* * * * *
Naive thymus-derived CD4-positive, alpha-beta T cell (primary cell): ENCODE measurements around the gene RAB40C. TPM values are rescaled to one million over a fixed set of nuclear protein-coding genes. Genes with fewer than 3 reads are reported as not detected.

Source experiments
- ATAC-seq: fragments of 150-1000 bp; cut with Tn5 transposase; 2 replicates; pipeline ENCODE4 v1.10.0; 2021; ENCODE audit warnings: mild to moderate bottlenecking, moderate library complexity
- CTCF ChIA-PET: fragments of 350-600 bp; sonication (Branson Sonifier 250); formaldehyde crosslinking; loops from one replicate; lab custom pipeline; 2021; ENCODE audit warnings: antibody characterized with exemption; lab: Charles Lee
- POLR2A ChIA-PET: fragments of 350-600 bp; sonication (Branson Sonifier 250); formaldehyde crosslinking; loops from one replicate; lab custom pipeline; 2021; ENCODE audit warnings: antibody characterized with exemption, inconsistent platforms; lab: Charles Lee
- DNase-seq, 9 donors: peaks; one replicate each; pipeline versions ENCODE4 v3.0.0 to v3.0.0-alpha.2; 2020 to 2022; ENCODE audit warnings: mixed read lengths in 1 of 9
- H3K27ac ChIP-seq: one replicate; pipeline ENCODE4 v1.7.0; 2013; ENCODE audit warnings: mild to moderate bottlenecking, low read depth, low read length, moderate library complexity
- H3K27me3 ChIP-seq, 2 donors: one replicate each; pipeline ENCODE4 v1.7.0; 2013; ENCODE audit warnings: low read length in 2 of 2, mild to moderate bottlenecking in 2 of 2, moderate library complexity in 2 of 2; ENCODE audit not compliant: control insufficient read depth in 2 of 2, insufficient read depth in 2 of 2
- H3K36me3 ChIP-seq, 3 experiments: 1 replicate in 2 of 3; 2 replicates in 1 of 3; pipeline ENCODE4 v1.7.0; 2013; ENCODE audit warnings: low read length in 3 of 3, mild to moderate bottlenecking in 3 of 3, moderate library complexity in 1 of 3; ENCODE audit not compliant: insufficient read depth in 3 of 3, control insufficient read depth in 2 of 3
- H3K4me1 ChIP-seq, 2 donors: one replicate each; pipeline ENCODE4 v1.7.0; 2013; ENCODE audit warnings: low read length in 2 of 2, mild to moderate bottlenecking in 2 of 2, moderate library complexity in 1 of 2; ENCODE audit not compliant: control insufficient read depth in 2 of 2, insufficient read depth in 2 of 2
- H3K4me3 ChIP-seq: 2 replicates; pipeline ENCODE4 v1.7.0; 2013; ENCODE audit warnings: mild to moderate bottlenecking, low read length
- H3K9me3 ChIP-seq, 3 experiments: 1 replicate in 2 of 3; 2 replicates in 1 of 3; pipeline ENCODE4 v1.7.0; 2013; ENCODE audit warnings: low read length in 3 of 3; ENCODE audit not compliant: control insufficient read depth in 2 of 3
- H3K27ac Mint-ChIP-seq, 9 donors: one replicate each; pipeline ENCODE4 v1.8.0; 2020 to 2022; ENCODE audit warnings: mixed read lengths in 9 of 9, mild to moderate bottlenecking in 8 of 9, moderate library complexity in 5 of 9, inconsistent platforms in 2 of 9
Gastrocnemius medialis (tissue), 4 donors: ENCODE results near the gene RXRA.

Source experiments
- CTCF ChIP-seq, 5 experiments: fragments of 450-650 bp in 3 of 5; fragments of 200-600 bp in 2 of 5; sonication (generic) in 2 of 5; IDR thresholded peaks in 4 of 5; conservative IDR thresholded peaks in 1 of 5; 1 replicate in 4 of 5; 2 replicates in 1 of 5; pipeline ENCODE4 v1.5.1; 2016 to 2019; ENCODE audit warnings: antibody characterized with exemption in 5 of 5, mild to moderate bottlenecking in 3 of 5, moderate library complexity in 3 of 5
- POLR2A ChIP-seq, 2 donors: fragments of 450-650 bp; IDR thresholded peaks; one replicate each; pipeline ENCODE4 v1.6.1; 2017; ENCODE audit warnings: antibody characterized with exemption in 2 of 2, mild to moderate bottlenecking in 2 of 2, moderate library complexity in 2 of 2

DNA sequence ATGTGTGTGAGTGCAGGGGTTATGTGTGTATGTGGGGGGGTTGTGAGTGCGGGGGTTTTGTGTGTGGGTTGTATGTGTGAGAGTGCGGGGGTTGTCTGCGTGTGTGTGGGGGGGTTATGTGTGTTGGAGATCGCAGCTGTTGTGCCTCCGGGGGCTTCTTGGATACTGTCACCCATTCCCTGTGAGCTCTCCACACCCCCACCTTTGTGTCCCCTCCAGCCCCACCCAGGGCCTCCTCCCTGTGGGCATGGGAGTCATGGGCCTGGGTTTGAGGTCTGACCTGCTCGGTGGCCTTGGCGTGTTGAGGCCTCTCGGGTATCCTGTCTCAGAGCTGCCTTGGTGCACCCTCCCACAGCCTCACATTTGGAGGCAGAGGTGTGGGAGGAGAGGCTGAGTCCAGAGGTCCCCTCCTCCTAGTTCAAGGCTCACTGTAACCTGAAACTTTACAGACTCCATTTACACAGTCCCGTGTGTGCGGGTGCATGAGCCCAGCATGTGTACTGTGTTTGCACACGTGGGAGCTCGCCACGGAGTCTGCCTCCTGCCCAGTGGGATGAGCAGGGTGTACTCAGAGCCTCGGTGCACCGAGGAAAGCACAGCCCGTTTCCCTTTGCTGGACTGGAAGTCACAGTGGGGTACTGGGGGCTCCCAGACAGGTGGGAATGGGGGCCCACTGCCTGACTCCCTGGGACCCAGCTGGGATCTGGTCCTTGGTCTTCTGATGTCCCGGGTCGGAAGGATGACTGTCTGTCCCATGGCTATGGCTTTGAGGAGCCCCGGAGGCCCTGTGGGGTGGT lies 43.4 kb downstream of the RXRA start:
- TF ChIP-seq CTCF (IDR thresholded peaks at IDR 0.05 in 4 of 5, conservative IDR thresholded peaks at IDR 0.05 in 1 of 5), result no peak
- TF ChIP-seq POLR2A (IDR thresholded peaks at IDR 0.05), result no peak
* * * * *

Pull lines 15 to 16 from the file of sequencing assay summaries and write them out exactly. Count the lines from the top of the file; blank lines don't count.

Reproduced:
Source experiments
- CTCF ChIP-seq, 5 experiments: fragments of 450-650 bp in 3 of 5; fragments of 200-600 bp in 2 of 5; sonication (generic) in 2 of 5; IDR thresholded peaks in 4 of 5; conservative IDR thresholded peaks in 1 of 5; 1 replicate in 4 of 5; 2 replicates in 1 of 5; pipeline ENCODE4 v1.5.1; 2016 to 2019; ENCODE audit warnings: antibody characterized with exemption in 5 of 5, mild to moderate bottlenecking in 3 of 5, moderate library complexity in 3 of 5